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Title: Chartfile
Author: Alan Jones
Source: Record Mirror
Publish date: January 19. 1985

Chartfile

Alan Jones

THOUGH OVERALL sales of singles remained fairly static in 1984, more singles were certified as million sellers in the year than in any previous 12 month period.

Here’s a reminder of the platinum platters, with an update of sales thru’ to end of 1984.

RELAX - Frankie Goes To Hollywood

Now, apparently, considered suitable by the BBC, ‘Relax’ is still kicking around the bottom end of the charts. Total sales of the record are now 1,828,000; comprising 1,081,000 seven-inch singles, 708,000 12-inch singles and 40,000 cassettes.

TWO TRIBES - Frankie Goes To Hollywood

At 1,589,000 sales, it’ll never overtake ‘Relax’, yet it was a far bigger moneyspinner than the former, largely because it sold a staggering 918,000 copies on 12inch. Frankie’s third single, ‘The Power Of love’ has thus far sold 620,000 copies, whilst the ‘Pleasuredome’ album has weathered its initially underwhelming reception to sell 1,250,000 copies.

I JUST CALLED TO SAY I LOVE YOU - Stevie Wonder

Took on a new lease of life before Christmas, and has now raised its sales to 1.65 million. Neither of Stevie’s subsequent singles, ‘Love Light In Flight’ and ‘Don’t Drive Drunk’, has dented the top 40.

CARELESS WHISPER - George Michael

George’s introductory solo venture topped 1,100,000 in Britain, and has subsequently proved even more successful abroad.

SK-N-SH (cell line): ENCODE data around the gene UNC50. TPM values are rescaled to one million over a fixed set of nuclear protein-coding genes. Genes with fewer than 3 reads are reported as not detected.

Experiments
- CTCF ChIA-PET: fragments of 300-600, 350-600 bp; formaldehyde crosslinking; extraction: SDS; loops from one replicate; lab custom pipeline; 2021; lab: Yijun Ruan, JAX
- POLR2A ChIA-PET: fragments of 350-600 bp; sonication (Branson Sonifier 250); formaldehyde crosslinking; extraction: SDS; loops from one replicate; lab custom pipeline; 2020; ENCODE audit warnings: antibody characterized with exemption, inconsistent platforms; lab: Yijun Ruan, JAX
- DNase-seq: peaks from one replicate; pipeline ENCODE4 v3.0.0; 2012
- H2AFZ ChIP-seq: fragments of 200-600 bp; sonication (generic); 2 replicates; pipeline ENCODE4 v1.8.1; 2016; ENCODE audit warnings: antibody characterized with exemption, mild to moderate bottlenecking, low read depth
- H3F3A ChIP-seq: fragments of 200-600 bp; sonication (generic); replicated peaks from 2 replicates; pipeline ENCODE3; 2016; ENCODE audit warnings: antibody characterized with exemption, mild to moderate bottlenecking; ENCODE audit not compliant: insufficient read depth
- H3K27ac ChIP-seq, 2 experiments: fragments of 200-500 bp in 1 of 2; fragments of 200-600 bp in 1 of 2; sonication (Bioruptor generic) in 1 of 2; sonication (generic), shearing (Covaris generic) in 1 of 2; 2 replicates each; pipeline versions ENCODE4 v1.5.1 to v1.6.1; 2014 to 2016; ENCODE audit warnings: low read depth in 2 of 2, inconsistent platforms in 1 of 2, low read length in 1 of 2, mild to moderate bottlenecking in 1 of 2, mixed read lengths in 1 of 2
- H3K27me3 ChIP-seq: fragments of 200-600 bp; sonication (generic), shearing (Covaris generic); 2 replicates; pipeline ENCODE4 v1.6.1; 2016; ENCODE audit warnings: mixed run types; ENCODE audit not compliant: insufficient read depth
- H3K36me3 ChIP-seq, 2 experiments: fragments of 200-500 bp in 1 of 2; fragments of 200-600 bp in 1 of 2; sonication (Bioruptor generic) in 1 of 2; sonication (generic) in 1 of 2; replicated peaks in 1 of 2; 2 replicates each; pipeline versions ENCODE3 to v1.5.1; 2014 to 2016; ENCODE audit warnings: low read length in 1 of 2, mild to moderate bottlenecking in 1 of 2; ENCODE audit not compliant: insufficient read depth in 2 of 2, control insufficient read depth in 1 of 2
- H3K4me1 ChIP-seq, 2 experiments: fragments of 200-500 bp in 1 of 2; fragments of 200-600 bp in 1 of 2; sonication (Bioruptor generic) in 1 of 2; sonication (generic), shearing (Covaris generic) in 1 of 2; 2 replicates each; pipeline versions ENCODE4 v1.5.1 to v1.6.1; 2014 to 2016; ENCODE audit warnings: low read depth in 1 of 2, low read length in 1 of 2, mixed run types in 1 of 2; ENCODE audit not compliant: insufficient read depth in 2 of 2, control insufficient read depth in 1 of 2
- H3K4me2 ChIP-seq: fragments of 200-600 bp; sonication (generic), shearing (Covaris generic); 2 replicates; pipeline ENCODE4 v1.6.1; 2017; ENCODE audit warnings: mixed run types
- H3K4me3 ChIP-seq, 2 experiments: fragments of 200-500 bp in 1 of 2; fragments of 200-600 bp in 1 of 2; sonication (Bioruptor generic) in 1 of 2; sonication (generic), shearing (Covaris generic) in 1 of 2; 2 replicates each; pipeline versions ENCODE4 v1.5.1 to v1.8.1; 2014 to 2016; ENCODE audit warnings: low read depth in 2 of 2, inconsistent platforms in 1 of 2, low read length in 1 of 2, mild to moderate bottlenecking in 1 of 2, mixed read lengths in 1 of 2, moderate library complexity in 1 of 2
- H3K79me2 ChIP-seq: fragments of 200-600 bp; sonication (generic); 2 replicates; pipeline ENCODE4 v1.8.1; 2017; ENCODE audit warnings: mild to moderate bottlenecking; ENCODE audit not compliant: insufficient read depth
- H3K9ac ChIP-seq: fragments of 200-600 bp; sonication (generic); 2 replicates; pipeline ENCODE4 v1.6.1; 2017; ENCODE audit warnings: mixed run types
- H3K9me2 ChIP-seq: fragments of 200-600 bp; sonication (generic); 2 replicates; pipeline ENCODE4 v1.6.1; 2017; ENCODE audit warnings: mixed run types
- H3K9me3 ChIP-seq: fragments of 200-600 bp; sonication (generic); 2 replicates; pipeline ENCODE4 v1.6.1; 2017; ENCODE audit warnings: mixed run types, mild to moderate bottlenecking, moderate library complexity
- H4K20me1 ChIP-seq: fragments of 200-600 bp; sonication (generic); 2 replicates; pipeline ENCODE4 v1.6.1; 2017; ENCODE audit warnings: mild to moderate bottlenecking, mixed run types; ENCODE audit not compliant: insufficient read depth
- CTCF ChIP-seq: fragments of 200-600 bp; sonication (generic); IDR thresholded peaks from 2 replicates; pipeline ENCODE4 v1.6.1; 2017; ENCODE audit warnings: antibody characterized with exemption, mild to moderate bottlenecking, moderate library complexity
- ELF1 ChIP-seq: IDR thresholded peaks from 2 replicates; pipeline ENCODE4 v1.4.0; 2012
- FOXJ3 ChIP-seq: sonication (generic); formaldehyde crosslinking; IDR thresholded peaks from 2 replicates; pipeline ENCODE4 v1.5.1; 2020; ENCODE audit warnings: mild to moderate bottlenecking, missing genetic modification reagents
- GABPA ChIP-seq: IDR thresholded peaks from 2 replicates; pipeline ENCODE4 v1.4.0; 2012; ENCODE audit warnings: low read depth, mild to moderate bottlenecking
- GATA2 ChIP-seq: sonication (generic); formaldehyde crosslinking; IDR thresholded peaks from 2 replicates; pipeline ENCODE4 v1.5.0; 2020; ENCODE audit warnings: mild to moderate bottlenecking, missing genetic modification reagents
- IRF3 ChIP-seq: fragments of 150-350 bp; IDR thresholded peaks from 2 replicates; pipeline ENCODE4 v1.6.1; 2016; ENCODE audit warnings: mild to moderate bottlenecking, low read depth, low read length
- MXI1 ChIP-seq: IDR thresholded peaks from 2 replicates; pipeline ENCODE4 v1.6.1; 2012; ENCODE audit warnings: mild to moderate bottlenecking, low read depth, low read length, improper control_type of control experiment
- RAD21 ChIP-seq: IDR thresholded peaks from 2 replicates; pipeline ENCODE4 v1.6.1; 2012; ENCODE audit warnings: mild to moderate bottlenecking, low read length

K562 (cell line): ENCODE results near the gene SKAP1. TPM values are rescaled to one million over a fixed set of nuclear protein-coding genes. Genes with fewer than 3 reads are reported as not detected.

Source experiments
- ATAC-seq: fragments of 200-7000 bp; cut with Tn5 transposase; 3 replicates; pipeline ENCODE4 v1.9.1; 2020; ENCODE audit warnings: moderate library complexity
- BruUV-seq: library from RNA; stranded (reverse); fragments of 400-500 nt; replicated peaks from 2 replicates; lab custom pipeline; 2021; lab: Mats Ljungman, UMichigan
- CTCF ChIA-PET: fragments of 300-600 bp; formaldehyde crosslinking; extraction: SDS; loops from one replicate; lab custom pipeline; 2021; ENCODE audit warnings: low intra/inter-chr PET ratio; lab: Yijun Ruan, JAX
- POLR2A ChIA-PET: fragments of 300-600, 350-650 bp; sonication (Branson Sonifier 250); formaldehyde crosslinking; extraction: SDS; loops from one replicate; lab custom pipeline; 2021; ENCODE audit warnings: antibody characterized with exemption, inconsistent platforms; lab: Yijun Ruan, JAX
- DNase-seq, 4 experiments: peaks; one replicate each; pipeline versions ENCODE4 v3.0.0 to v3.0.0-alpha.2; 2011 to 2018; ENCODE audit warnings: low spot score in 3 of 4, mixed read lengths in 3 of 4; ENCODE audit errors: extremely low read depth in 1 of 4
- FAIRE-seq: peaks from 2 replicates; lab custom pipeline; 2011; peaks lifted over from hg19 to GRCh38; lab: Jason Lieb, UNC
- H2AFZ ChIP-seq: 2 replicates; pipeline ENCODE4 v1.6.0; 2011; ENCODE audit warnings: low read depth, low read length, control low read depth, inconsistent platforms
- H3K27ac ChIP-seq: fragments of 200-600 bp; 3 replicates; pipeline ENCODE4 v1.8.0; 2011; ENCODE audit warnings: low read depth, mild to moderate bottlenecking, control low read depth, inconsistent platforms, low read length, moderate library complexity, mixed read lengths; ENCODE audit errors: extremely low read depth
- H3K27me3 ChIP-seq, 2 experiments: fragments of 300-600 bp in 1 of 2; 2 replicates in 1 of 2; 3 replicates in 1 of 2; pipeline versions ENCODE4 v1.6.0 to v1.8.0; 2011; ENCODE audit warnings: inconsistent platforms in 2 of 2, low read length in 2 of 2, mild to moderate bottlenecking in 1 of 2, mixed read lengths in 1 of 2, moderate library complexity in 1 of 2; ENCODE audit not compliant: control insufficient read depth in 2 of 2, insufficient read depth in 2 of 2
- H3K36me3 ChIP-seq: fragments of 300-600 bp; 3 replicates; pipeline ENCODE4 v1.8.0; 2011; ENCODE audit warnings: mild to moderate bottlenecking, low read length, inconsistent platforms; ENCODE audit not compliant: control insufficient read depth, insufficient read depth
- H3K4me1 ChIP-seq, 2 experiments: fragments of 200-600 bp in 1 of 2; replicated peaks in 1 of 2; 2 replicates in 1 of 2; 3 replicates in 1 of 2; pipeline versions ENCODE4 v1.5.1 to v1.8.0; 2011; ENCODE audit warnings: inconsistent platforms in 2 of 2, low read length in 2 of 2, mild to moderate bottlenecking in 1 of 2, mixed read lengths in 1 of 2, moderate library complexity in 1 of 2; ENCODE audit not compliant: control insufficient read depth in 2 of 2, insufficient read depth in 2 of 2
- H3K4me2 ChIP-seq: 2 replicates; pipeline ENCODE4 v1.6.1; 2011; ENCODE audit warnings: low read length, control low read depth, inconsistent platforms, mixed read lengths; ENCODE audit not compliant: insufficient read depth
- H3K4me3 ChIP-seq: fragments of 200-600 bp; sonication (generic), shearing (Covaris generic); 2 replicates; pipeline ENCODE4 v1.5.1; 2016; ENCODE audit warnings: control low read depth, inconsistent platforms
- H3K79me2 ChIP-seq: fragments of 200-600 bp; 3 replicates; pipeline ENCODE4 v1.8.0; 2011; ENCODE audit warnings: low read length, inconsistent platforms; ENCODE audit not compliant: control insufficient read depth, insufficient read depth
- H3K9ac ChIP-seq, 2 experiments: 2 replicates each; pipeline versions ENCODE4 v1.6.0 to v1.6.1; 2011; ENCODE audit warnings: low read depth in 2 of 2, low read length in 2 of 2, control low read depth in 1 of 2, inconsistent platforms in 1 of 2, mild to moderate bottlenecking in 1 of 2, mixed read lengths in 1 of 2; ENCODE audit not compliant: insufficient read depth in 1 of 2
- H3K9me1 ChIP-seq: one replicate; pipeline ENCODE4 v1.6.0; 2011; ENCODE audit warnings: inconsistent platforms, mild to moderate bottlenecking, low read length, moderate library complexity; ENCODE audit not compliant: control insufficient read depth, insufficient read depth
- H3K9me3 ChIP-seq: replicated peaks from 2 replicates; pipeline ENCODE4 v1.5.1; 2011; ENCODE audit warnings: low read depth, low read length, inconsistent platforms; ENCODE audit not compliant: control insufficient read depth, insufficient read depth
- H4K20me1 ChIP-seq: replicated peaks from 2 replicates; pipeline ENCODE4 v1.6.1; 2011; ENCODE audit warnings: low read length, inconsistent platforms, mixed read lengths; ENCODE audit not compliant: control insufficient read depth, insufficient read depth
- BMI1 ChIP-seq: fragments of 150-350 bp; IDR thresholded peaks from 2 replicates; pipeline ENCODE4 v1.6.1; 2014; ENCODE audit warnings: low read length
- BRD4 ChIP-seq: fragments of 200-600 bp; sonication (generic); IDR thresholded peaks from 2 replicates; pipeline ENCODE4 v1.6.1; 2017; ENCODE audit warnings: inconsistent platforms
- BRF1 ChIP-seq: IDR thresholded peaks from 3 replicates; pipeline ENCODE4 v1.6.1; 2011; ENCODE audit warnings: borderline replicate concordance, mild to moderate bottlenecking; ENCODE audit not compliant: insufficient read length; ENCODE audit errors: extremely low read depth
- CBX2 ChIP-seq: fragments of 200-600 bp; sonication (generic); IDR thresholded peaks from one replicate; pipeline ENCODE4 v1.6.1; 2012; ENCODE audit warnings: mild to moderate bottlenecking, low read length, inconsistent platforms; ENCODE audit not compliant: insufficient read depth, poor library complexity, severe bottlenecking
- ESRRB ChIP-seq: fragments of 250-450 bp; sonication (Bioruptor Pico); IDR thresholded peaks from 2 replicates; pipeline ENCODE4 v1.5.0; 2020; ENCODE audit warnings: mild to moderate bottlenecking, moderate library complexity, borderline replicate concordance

DO THEY KNOW IT’S CHRISTMAS? - Band Aid

Destined to remain Britain’s bestselling single forever, with sales so far of 3,120,000. Worldwide, it’s shipped over seven million units, and has been number one in Austria, Switzerland, Holland, Belgium, Italy and Ireland. In America it started slowly, but registered the biggest jump in recent years at Christmas, when it vaulted 45 notches to number 20. It has subsequently moved into the top 10, becoming the first festive offering to do so since Bobby Helms’ ‘Jingle Bell Rock’ tripped to number six in 1957. Its US sale of 2.5 million is the highest in that country since Chic’s ‘Le Freak’ topped four million in 1978.

LAST CHRISTMAS/EVERYTHING SHE WANTS - Wham!

The latest (and previously unnannounced) million seller reached seven figures just before Christmas and has rapidly moved on to 1¼ million. Wham!’s other 1984 singles, ‘Freedom’ and ‘Wake Me Up Before You Go Go’ sold 850,000 and 700,000 respectively. Solo, with Wham! and as a member of Band Aid, George Michael’s voice helped to sell over SEVEN MILLION singles in Britain last year, a figure totally without precedent.

At the time of writing, it’s not clear whether the newly flipped ‘Everything She Wants/Last Christmas’ has enough impetus to reach number one, after five straight weeks as runner-up to Band Aid. If it doesn’t, it will become the first single to sell a million copies without topping the chart since Acker Bilk’s ‘Stranger On The Shore’ in 1961.

After the upheavals of the last 12 months, the revised list of all-time best sellers is as follows:

1 DO THEY KNOW IT’S CHRISTMAS? - Band Aid (1984)

2 MULL OF KINTYRE/GIRLS SCHOOL - Wings (1977)

3 RIVERS OF BABYLON/BROWN GIRL IN THE RING - Boney M (1978)

4 YOU’RE THE ONE THAT I WANT - John Travolta And Olivia Newton-John (1978)

5 RELAX - Frankie Goes To Hollywood (1983)

6 I JUST CALLED TO SAY I LOVE YOU - Stevie Wonder (1984)

7 SHE LOVES YOU - The Beatles (1963)

8 TWO TRIBES - Frankie Goes To Hollywood (1984)

9 I WANT TO HOLD YOUR HAND - The Beatles (1963)

10 MARY’S BOY CHILD/OH MY LORD - Boney M (1978)

ALREADY THE world’s most computer-literate nation, the British invested in another quarter of a million computers, mostly micros, in the final few weeks of 1984.

At the top end of the micro market, buyers are predominantly businessmen, but most of the cheaper micros are owned by teenagers who are more interested in the latest games software than how to computerise VAT payments.